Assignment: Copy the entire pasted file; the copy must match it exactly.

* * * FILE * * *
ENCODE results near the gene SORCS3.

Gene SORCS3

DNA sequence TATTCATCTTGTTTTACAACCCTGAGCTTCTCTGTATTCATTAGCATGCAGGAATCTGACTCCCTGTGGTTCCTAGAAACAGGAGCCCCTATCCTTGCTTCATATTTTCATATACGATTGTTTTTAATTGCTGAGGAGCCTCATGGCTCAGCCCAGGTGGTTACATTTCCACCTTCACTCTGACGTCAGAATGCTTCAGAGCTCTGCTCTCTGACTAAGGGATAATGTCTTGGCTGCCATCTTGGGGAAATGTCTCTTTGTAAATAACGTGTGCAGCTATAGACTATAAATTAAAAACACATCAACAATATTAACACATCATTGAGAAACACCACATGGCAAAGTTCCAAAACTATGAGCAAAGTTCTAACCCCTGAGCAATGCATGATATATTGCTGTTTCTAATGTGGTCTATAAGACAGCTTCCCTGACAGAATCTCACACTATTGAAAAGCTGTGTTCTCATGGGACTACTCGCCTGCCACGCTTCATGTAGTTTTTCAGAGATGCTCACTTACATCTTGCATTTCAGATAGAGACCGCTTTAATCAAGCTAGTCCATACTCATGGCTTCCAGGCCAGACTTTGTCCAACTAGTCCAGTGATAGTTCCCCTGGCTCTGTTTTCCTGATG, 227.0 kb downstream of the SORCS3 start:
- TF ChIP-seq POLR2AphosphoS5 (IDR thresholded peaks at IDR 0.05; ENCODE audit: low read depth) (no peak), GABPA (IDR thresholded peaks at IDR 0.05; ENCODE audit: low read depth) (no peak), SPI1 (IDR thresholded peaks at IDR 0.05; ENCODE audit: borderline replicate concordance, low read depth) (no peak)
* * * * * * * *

ENCODE results near the gene SORCS3.

Gene SORCS3

DNA sequence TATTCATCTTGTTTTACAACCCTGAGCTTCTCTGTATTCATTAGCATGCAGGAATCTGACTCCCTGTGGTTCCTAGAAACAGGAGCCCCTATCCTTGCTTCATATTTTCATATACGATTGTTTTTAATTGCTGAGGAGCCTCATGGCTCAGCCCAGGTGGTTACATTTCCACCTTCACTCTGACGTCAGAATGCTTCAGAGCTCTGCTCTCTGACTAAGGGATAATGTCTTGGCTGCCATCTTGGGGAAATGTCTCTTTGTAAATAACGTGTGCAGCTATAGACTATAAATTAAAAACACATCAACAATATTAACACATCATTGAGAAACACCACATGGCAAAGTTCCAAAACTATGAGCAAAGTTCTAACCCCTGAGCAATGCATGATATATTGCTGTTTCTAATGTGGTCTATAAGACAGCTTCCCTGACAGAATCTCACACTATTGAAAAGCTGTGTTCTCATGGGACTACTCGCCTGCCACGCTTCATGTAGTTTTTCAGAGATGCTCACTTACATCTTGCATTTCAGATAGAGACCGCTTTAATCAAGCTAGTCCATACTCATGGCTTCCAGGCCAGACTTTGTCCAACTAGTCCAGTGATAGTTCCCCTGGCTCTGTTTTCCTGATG, 227.0 kb downstream of the SORCS3 start:
- TF ChIP-seq POLR2AphosphoS5 (IDR thresholded peaks at IDR 0.05; ENCODE audit: low read depth) (no peak), GABPA (IDR thresholded peaks at IDR 0.05; ENCODE audit: low read depth) (no peak), SPI1 (IDR thresholded peaks at IDR 0.05; ENCODE audit: borderline replicate concordance, low read depth) (no peak)